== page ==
I would like to raise the issue with regard to the decision-making side of this debate about proximity to the matter in hand. Decision-making must of course include consideration of all of those upon whom the decision will impinge, but the greatest weight in any decision-making process, should arguably rest with those closest to the point of action.
Here is an example: Do we ask a city of millions to cut down on water use and install a comprehensive rainwater harvesting system that would cover most if not all of its adjusted needs or do we take the cheaper and faster option of flooding a distant valley to make another reservoir for the city even though the relative handful of villagers in the valley are stubbornly opposed to the scheme?

Who exactly decides what "society" comprises? If I say that I am not part of your society - I am not a counter-revolutionary understand - I just want to be left alone with my fellow valley-dwellers, or in my stubbornly craft-based neighbourhood or village, who decides to enroll me in your "society" for the sake of making me comply with your policy decisions? Without a willingness to tolerate diversity, we are nothing but fucking bolsheviks.

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Sep 22 2008 21:13
Ariege wrote:
And no, scale and speed of production do not come down each to a "policy" decision, at least I am strongly suggesting that they should not and could not. In a diverse and free society these decisions should be taken at the appropriate level - bio-regional perhaps, commune or "village" ideally, perhaps in some cases even household. This is what I mean by diversity in this case...... no global or continental decisions should be taken about how to make shoes in every town and thus there will be places that reflect more my vision than the large-scale industrial visions of others.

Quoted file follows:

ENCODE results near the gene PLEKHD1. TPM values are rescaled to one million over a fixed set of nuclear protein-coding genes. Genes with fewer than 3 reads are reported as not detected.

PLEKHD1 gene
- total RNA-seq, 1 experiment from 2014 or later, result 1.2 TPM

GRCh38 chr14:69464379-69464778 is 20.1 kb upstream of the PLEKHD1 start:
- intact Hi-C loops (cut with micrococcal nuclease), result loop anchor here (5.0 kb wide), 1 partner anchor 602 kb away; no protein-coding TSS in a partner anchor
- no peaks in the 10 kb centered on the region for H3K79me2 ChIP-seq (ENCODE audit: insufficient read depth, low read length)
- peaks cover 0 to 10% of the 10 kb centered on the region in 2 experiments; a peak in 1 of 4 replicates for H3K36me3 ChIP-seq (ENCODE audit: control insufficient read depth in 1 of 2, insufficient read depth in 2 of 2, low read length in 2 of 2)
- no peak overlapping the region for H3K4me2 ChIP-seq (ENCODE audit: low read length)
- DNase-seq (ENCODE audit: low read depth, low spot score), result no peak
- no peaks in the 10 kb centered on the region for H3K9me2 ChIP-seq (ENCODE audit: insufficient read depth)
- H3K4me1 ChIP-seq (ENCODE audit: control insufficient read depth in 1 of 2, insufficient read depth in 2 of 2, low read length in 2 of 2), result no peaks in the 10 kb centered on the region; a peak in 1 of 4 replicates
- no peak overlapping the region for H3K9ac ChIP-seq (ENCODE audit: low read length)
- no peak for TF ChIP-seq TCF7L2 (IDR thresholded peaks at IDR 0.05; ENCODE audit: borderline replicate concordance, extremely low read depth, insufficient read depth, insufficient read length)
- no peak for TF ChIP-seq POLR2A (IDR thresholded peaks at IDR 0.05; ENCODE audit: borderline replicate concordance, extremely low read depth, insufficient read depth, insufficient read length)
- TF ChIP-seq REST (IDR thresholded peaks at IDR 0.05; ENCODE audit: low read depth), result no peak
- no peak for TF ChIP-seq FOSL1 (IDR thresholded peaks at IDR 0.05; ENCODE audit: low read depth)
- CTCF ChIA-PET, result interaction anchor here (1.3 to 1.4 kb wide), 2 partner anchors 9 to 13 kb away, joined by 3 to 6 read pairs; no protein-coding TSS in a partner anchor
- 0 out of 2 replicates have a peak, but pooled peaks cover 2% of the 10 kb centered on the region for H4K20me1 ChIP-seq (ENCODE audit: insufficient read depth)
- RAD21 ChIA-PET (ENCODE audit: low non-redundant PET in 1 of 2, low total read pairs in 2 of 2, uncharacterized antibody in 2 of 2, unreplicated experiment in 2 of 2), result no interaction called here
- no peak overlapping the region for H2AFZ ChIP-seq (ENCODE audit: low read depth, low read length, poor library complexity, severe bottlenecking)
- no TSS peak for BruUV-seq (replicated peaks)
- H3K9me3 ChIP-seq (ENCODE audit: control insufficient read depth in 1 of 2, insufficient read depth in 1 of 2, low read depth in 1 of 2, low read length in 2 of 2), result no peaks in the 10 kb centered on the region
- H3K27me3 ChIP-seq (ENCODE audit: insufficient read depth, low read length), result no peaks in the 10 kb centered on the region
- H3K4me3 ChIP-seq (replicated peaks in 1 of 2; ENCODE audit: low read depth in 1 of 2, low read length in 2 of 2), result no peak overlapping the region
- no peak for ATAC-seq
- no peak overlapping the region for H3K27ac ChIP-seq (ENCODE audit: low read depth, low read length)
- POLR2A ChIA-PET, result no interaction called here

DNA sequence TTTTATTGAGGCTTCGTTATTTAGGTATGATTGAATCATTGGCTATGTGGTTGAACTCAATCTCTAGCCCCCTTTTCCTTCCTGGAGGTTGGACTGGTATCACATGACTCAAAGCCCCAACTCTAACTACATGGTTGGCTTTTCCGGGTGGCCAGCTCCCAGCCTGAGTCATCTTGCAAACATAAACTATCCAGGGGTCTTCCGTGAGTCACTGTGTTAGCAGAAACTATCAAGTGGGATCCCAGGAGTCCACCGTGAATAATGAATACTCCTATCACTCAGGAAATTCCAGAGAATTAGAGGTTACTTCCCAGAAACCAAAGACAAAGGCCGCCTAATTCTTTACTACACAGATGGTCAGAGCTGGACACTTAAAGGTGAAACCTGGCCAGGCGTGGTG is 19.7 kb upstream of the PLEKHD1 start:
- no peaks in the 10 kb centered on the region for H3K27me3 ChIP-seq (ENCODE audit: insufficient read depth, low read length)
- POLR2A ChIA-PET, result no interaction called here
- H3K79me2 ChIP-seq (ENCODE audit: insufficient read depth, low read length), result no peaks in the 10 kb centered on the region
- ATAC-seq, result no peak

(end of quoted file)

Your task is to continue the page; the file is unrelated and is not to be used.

But would it be possible to maintain an advanced society based on "village" decision making, if that is your ideal? It would be impossible for the village to locally manufacture everything it needs, mine the raw materials etc. And cities aren't going to disappear. There would have to be interlinking for purposes of survival, and for a decent quality of life. Though villages could isolate themselves if they wanted to, I don't see what they'd have to gain by doing so.

I also don't see what is wrong with factories if they are socialised and the workers within it are able to access all stages in production and management, positions are rotated, representatives are elected etc. Surely the difference between a workshop and a factory is one of scale if they are fully socialised. The way that Jenni's question about how to solve real problems of high demand without mass production was met with a moral argument about human diversity is strange. Its not like anyone's seriously proposing that every decision about how to run every town is going to involve everyone in the world or the continent. But there would have to be democratic methods of distributing goods between regions, transporting materials and parts around for manufacture etc. That this might involve recallable, rotating committees of delegates and other such arrangements doesnt strike me as contrary to anarchism, but integral to it functioning. Its not like anarchists propose creating a power vacuum, or on the other hand some universal world government that would destroy "diversity" and issue colour-coded charts to every workplace.